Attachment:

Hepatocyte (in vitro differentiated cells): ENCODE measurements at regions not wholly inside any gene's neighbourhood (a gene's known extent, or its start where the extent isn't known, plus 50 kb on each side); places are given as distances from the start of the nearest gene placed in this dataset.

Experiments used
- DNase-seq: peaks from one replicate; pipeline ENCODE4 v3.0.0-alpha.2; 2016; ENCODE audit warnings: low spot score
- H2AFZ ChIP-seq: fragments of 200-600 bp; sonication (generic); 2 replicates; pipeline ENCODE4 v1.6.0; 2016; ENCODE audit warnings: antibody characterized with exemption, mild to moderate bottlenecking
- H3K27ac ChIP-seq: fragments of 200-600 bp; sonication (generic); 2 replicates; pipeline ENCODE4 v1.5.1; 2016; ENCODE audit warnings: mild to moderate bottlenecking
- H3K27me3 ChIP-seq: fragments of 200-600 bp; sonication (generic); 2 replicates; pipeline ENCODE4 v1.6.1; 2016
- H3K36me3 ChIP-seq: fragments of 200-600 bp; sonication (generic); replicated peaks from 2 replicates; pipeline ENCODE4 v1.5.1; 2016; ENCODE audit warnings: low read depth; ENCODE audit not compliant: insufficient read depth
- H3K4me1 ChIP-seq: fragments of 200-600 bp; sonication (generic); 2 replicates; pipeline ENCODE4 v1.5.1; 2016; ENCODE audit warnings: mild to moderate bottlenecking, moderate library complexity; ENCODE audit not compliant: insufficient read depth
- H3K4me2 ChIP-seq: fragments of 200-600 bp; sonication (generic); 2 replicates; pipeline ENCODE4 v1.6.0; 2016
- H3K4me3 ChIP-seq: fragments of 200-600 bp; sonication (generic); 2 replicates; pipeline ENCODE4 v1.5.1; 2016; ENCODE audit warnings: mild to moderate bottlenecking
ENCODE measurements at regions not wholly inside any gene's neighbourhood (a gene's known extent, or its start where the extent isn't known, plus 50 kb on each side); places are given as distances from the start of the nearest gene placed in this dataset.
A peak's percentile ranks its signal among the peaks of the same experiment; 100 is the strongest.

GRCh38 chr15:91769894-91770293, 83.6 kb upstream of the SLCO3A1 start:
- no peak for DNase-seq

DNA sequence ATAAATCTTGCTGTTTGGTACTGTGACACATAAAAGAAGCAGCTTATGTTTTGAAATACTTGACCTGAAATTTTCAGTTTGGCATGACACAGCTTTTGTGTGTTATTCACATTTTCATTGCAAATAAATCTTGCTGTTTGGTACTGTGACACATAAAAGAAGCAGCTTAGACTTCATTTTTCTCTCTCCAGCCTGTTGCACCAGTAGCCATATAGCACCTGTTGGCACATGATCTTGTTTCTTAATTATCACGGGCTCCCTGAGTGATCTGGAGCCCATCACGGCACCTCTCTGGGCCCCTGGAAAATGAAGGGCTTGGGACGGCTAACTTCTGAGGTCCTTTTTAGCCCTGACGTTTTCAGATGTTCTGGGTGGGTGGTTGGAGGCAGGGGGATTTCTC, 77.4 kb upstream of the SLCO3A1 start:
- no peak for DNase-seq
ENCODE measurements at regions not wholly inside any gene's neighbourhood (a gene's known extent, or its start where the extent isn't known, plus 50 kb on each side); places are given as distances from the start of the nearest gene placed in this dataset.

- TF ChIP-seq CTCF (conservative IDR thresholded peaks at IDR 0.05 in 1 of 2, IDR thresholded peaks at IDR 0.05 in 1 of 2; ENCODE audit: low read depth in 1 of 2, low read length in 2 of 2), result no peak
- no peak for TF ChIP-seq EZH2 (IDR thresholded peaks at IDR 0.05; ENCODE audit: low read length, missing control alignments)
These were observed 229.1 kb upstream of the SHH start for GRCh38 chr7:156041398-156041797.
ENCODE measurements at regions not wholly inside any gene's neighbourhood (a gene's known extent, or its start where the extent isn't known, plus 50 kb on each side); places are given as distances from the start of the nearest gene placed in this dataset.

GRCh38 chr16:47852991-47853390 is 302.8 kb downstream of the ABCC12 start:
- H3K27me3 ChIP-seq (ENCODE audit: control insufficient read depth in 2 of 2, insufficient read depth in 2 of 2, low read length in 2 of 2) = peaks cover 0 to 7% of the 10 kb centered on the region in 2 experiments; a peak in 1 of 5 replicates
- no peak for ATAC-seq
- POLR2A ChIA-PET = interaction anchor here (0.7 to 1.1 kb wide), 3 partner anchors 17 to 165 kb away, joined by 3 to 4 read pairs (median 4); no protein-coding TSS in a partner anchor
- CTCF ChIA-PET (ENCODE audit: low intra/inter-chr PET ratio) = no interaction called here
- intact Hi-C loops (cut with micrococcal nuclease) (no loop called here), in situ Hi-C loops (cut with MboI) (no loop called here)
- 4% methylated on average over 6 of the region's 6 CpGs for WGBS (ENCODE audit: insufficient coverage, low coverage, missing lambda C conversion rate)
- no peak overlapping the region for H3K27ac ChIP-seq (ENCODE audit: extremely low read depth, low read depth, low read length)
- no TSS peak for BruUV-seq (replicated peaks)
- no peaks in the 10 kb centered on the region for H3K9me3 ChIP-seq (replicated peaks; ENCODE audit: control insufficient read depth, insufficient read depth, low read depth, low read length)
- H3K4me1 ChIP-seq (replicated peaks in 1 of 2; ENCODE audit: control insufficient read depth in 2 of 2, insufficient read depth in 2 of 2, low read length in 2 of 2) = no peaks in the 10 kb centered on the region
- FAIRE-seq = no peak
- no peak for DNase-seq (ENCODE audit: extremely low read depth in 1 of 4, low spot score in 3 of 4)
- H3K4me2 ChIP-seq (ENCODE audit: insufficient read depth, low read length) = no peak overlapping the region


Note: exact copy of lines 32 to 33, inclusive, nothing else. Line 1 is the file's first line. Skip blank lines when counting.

- H3K4me1 ChIP-seq (replicated peaks in 1 of 2; ENCODE audit: control insufficient read depth in 2 of 2, insufficient read depth in 2 of 2, low read length in 2 of 2) = no peaks in the 10 kb centered on the region
- FAIRE-seq = no peak